speaker 1: In San Francisco, just miles from the heart of Silicon Valley, never saw the tech community gather to rally against 2 national bills.
The stop online piracy act or SOPA and pipa, to protect the intellectual property act.
Speaker 2: Information needs to be free.
Speaker 3: We don't want this bill fixed.
We want it stopped.
Speaker 4: We don't want censorship in these leads.
So far my censorship...
Speaker 5: Just to be fair.
We're not fans of piracy at all but we are fans of just the freedom of information.
Speaker 1: across the country in New York, the scene is similar as protesters gathered outside the office of Senator Schumer and Gillibrand 2 co sponsors of pipa.
Speaker 6: Who loves the Internet?
speaker 1: Online, thousands of Internet companies were waging their own battles.
Wikipedia suspended service.
Google provided the direct link for people to take action and blogging to a (work press?) made the censorship message clear.
Speaker 7: There are tons of folks out there who probably weren't really aware of SOPA and pipa before today.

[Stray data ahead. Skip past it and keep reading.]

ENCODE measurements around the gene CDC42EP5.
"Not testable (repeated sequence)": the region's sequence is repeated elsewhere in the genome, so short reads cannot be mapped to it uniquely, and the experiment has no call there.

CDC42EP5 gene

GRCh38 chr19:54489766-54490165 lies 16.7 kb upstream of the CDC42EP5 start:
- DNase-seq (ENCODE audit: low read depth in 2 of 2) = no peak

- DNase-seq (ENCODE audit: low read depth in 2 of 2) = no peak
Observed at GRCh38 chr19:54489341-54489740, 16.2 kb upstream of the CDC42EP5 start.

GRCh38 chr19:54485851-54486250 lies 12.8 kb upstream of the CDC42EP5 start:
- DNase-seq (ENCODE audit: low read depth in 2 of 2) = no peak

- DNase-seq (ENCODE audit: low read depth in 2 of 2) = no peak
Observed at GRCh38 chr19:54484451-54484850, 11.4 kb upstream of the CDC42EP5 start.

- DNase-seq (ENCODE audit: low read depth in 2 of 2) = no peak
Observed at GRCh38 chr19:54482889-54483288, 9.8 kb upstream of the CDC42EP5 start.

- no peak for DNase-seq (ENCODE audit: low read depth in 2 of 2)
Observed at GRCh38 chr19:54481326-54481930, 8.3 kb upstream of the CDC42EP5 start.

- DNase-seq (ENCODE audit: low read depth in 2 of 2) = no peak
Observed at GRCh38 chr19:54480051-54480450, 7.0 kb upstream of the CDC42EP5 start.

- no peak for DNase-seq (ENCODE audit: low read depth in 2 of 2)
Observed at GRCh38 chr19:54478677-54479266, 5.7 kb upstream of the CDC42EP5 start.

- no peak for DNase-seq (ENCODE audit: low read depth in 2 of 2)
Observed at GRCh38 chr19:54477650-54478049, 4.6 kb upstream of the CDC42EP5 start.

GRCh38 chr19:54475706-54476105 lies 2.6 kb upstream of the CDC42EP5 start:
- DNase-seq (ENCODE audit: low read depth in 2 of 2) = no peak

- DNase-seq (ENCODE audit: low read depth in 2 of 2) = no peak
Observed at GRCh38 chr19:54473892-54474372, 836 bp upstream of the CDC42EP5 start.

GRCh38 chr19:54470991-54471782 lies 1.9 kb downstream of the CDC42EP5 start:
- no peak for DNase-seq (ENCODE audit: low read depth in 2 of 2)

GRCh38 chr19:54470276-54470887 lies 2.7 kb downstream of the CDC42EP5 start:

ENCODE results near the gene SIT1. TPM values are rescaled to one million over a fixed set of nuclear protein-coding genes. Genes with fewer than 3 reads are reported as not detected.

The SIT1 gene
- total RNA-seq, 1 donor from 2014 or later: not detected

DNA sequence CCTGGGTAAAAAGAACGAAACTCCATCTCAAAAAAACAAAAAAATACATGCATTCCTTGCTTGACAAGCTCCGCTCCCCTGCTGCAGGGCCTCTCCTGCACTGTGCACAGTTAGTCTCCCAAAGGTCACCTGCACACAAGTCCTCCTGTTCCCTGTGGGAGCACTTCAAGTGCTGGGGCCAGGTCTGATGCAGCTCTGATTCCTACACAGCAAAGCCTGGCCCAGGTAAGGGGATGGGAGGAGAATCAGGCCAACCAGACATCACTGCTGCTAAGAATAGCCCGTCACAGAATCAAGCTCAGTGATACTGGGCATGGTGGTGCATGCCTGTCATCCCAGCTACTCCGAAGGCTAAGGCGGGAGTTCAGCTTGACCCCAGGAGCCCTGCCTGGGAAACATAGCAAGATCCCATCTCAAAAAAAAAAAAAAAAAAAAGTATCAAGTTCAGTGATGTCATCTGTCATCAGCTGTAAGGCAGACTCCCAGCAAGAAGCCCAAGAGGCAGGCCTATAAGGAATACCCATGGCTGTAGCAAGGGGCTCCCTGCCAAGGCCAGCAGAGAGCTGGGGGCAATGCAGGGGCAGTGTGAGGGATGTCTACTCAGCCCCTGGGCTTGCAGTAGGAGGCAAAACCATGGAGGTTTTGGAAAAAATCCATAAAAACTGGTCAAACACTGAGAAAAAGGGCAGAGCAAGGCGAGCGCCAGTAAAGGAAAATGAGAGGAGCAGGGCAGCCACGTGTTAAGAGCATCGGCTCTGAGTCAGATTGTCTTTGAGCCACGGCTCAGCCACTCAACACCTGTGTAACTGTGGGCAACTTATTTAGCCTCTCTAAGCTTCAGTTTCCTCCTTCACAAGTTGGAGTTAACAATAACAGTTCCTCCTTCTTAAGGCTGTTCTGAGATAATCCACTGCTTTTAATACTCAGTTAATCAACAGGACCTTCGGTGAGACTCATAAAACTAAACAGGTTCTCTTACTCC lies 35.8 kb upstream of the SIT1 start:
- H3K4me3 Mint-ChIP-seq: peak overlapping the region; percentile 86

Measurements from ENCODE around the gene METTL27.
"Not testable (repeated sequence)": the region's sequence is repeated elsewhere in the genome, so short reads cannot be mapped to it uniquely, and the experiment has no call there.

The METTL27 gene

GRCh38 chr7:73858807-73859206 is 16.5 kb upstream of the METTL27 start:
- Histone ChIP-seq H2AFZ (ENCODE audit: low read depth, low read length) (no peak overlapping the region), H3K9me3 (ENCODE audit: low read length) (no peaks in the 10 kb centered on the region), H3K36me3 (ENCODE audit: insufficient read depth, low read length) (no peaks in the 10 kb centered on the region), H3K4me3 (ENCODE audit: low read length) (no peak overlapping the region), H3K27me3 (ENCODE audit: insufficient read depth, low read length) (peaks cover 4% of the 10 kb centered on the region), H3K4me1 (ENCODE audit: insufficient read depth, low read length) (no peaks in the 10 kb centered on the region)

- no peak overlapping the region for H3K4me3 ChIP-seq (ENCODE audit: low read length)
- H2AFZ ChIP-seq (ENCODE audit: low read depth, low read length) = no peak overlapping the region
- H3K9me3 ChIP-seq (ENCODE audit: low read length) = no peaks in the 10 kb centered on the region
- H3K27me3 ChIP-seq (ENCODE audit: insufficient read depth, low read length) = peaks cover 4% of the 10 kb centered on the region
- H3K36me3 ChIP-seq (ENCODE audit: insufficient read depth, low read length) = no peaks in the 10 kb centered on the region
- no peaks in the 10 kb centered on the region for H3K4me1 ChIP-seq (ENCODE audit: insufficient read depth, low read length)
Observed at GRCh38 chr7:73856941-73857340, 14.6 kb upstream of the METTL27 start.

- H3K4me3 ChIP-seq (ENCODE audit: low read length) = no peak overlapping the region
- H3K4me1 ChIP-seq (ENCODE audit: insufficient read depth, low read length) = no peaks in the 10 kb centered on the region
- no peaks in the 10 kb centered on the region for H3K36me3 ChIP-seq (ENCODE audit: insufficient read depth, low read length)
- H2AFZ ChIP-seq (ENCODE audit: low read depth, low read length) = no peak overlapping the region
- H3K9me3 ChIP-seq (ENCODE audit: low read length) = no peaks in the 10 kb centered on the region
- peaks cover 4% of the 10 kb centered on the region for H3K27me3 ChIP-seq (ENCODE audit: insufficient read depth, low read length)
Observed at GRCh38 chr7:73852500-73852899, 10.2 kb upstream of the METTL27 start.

They're finding out how scary these bills really are.
Speaker 8: The message also struck several lawmakers and now as of Wednesday afternoon, 2 Republican senators said they would rescind their support.
Speaker 9: I don't think the bills in their current form have any form of passing it at this point.
Speaker 10: Even President Obama has said he wouldn't sign either into law.
CBS Corporation, the parent company of CNET and CBS News supports the legislation.
Speaker 11: For the concerned consumer, there's already a (??) SOPA App for Android phones.
These free downloads scans bar codes and then will tell you the product manufacturer is one who supports the bill.
Speaker 12: And for those who really wanna make their voices heard, there's even an anti SOPA ring tone available for free download.
Speaker 1: In San Francisco, I'm (Carey Sevoy?) cnet.com for CBS News.